The target value can be a number or a reference to a cell that contains a number,
The add-in retains values previously entered in the dialog box, and
One can interact with the worksheet even with the dialog box open.
The motivation to develop the add-in came from work I was doing for a client that involved risk analysis on multiple investment scenarios of financial derivative trades. The default Goal Seek interface took way too long.
The current version of the add-in will expire on May 1, 2013.
If you have ever used the Treeview control from the “Additional controls” section, then you know what a versatile control this is to show hierarchically organized data.
There are a couple of problems with this Treeview control:
Compile errors due to a difference in how the control libraries are registered in 32 bits Windows’ System32 and 64 bit Windows’ SysWOW32 folders. If you distribute a file that was saved in 64 bit Windows, containing one of the “Microsoft Windows Common Controls 6.0” (The Treeview control is one of them) and with the reference set to “mscomctl.ocx”, people using 32 bit Windows will almost certainly have problems. At best it could entail removing both the control and the reference and replacing both, but at worst the user’s Excel can crash when trying to load the file and run the app.
The standard Treeview control, like all non built-in ActiveX controls, cannot be used in 64 bit versions of Office.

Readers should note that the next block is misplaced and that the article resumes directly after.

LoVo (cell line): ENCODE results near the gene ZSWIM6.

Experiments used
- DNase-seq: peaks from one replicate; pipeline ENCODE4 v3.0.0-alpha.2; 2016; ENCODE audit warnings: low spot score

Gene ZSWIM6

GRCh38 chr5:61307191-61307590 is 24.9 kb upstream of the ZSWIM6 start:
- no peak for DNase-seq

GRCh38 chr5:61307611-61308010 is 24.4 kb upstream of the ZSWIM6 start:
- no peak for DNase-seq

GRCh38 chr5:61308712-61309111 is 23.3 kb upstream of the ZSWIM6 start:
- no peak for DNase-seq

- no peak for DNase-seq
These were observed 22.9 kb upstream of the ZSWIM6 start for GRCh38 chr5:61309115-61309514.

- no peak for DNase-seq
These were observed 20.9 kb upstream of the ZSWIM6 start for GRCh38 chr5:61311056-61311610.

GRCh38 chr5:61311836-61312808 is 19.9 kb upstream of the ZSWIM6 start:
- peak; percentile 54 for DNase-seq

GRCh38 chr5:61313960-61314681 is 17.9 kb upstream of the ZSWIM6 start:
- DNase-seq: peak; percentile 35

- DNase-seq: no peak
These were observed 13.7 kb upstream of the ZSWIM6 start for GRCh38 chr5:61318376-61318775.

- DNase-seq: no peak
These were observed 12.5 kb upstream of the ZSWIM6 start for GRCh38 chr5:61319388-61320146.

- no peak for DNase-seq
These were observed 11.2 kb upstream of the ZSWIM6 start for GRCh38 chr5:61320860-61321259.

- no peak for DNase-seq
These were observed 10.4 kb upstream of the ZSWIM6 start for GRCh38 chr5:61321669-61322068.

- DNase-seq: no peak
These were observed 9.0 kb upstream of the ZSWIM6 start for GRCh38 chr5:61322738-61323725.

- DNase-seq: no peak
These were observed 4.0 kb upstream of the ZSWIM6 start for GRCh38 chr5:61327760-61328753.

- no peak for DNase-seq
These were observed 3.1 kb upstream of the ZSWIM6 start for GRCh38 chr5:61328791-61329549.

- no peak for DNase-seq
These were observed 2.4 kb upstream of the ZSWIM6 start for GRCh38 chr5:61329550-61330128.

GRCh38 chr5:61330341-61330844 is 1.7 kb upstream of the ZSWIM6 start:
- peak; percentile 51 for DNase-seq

Especially the second point convinced me it is time to develop a custom-made Treeview “control”, that only uses the native Office forms controls. I started building this a couple of weeks ago and after some time I tricked Peter Thornton into helping me with it :-)
The screenshot below shows both our new Treeview (left) and the Windows one (right) side-by-side:
Not bad, right?
Both Treeviews allow for checkboxes:
And both allow icons (windows Treeview not shown here):
You can also edit a node:
And expand and collapse nodes and navigate the tree using your arrow keys.
We built the custom Treeview using just two class modules. Using it in your project will require nothing more than copying the two classes and adding a bit of plumbing to your userform: some code and an empty frame which will hold the Treeview and possibly a frame with pictures for the icons.